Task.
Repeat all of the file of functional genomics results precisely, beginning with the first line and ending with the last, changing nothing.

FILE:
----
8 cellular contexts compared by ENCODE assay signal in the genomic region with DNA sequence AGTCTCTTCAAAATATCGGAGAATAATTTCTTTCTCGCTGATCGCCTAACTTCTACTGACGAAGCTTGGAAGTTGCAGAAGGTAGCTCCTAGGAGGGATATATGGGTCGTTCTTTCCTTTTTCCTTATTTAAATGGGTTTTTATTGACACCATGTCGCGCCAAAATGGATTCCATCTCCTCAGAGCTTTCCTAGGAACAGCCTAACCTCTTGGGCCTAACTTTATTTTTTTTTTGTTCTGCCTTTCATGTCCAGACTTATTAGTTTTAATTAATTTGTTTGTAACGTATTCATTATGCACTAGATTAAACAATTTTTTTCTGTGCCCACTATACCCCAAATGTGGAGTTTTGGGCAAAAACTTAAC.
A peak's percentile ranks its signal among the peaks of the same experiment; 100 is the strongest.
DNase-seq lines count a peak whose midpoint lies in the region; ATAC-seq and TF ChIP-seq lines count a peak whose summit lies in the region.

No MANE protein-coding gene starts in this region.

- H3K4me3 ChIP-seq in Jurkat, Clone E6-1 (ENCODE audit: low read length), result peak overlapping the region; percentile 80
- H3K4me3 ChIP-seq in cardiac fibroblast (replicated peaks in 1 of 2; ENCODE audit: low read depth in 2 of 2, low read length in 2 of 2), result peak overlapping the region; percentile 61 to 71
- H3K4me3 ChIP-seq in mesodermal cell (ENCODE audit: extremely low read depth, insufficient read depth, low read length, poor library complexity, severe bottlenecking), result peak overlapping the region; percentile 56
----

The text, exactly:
8 cellular contexts compared by ENCODE assay signal in the genomic region with DNA sequence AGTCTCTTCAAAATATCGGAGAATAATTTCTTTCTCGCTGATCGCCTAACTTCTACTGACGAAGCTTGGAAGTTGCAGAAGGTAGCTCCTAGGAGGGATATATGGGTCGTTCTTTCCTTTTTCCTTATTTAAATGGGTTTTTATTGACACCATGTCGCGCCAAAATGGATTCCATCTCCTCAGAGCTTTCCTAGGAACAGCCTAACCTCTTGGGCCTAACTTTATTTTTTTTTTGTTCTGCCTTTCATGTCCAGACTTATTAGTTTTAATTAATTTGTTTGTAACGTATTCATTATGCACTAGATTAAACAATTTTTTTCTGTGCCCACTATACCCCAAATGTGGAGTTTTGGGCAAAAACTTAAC.
A peak's percentile ranks its signal among the peaks of the same experiment; 100 is the strongest.
DNase-seq lines count a peak whose midpoint lies in the region; ATAC-seq and TF ChIP-seq lines count a peak whose summit lies in the region.

No MANE protein-coding gene starts in this region.

- H3K4me3 ChIP-seq in Jurkat, Clone E6-1 (ENCODE audit: low read length), result peak overlapping the region; percentile 80
- H3K4me3 ChIP-seq in cardiac fibroblast (replicated peaks in 1 of 2; ENCODE audit: low read depth in 2 of 2, low read length in 2 of 2), result peak overlapping the region; percentile 61 to 71
- H3K4me3 ChIP-seq in mesodermal cell (ENCODE audit: extremely low read depth, insufficient read depth, low read length, poor library complexity, severe bottlenecking), result peak overlapping the region; percentile 56